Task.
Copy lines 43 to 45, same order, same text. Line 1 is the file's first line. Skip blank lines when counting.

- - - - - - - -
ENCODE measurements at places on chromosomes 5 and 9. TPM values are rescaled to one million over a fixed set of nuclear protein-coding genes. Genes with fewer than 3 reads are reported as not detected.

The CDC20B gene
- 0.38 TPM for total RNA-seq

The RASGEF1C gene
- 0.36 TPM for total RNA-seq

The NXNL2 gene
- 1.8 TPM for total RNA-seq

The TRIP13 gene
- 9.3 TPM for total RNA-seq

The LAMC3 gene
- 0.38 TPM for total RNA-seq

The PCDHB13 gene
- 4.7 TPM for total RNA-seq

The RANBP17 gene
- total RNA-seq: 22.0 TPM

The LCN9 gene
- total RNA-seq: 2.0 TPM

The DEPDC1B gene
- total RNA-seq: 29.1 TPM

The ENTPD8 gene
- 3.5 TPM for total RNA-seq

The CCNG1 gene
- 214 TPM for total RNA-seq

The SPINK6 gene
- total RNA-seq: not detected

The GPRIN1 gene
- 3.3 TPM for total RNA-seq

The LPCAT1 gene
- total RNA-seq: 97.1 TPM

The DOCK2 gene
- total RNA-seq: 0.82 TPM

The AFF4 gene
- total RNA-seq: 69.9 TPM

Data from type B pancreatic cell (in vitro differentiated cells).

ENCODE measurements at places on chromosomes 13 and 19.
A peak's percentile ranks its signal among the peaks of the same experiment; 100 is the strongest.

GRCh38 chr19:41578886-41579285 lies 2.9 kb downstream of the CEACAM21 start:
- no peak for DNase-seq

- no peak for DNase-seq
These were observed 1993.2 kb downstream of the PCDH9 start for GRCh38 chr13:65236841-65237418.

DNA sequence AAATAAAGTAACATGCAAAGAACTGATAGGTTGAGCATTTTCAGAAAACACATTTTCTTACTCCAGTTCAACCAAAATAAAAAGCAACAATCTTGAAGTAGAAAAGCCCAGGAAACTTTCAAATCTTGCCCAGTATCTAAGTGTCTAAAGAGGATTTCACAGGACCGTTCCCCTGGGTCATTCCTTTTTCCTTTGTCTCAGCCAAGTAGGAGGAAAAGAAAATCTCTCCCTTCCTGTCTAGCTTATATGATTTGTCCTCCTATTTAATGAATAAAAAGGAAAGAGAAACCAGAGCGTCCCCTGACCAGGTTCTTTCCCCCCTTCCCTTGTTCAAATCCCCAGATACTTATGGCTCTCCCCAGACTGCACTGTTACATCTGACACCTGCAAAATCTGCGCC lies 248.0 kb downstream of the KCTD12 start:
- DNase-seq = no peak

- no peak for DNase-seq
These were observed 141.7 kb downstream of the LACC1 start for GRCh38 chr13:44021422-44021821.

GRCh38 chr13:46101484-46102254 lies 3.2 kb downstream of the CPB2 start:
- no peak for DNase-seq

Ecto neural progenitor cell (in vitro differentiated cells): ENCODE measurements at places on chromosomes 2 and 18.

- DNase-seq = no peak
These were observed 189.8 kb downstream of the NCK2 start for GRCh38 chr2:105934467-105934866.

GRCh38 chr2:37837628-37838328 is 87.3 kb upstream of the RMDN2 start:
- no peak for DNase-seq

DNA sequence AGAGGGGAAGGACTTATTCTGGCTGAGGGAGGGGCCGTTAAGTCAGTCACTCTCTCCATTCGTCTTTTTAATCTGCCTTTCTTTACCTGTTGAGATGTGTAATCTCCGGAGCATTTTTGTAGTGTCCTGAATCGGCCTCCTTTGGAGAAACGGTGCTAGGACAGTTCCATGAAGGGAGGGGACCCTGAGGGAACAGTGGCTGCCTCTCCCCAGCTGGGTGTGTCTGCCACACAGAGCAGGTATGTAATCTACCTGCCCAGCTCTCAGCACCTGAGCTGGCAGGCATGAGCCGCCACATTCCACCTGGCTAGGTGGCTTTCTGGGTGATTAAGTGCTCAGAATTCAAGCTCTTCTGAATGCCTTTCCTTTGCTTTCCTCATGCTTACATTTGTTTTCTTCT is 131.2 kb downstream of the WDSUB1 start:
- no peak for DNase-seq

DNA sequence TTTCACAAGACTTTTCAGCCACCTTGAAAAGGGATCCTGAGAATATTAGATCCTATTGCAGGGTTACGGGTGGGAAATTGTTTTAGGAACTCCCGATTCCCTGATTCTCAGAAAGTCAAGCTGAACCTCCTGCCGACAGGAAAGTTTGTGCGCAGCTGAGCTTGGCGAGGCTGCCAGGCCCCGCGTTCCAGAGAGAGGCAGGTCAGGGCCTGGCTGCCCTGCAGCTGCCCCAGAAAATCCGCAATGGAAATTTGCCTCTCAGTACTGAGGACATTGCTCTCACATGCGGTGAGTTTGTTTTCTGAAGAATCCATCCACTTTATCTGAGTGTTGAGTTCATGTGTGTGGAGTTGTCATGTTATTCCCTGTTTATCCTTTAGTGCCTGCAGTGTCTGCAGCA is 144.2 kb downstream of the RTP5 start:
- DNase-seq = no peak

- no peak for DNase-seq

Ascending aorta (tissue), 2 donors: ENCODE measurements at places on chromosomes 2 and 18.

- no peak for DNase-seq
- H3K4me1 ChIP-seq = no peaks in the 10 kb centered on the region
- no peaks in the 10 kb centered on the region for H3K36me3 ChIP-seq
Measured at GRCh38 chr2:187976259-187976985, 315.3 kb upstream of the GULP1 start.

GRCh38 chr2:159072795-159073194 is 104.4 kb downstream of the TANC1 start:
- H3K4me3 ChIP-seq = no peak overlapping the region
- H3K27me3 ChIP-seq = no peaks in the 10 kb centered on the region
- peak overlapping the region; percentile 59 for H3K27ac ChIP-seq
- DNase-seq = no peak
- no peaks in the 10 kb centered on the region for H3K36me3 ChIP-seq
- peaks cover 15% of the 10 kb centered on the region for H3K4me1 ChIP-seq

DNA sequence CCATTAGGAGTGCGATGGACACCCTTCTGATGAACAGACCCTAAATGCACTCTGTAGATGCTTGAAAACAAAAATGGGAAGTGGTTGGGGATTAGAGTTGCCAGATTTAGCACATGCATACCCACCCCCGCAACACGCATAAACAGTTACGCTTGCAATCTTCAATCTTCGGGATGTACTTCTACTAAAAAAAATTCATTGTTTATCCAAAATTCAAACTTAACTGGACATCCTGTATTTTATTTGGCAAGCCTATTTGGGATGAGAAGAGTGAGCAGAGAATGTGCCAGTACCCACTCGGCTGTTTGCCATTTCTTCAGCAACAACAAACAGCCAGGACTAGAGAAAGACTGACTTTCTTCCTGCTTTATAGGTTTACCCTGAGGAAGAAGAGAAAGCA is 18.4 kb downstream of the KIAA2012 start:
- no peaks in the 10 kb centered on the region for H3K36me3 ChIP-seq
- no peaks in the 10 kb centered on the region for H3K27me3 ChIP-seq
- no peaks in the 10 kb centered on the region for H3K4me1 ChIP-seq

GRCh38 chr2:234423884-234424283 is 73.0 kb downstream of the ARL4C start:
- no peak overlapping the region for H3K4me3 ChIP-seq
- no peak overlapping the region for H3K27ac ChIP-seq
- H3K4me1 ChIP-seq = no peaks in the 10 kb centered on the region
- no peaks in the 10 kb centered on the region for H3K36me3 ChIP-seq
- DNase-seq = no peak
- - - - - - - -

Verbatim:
- no peak for DNase-seq
These were observed 141.7 kb downstream of the LACC1 start for GRCh38 chr13:44021422-44021821.

GRCh38 chr13:46101484-46102254 lies 3.2 kb downstream of the CPB2 start: